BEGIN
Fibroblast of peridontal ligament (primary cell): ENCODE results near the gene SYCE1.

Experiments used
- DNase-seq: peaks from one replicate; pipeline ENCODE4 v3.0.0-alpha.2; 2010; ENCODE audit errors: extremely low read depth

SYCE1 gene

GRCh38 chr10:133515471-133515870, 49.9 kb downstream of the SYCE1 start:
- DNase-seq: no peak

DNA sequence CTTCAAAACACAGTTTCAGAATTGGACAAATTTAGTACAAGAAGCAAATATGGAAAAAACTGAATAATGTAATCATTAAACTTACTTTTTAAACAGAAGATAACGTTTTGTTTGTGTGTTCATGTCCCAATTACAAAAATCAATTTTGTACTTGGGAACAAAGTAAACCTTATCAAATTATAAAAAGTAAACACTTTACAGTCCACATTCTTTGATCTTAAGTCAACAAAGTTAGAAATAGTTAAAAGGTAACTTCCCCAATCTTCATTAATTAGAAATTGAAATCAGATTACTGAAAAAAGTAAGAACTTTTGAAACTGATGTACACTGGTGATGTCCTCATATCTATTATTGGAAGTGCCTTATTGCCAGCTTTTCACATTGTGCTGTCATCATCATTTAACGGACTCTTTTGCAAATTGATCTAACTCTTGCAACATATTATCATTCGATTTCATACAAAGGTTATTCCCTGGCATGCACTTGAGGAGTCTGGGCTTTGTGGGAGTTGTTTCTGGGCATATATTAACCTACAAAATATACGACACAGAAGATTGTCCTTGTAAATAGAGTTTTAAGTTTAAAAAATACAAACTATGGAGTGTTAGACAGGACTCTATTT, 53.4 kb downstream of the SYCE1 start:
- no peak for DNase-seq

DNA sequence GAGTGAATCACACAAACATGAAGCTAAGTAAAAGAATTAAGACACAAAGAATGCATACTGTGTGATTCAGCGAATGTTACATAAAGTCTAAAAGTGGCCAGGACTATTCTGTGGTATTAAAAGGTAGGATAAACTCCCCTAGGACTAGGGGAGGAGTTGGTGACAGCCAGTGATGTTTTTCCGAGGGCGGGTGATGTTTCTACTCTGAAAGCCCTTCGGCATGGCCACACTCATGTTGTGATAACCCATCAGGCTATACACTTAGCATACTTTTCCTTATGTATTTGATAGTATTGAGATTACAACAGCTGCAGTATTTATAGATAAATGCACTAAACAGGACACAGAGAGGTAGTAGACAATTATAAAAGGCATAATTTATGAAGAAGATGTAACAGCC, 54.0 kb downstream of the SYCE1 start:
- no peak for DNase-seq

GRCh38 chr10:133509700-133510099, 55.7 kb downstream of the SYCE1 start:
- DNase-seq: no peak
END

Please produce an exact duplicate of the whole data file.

Fibroblast of peridontal ligament (primary cell): ENCODE results near the gene SYCE1.

Experiments used
- DNase-seq: peaks from one replicate; pipeline ENCODE4 v3.0.0-alpha.2; 2010; ENCODE audit errors: extremely low read depth

SYCE1 gene

GRCh38 chr10:133515471-133515870, 49.9 kb downstream of the SYCE1 start:
- DNase-seq: no peak

DNA sequence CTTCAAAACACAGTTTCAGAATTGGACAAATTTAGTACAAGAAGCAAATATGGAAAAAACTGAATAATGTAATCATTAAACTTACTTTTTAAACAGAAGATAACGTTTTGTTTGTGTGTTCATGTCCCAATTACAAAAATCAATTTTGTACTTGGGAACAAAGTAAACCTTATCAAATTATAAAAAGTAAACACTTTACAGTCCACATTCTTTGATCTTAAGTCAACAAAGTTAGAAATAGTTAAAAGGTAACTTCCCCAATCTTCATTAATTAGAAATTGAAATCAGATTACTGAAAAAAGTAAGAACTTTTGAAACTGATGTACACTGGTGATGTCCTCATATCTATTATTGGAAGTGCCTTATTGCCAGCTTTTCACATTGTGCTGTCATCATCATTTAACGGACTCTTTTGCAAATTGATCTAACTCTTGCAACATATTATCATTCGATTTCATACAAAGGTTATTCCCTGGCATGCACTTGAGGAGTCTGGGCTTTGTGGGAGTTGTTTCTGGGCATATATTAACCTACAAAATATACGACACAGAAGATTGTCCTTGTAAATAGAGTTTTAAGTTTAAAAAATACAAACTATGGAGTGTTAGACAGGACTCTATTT, 53.4 kb downstream of the SYCE1 start:
- no peak for DNase-seq

DNA sequence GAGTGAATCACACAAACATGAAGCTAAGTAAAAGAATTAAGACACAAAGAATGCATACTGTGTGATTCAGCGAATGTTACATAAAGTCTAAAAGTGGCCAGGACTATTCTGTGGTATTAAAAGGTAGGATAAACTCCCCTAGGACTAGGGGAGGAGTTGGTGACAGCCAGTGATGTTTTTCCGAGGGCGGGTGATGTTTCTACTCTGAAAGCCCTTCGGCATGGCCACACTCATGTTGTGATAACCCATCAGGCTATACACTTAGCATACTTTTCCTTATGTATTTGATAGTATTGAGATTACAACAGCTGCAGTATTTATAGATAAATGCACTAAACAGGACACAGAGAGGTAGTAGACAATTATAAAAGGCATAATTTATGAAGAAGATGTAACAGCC, 54.0 kb downstream of the SYCE1 start:
- no peak for DNase-seq

GRCh38 chr10:133509700-133510099, 55.7 kb downstream of the SYCE1 start:
- DNase-seq: no peak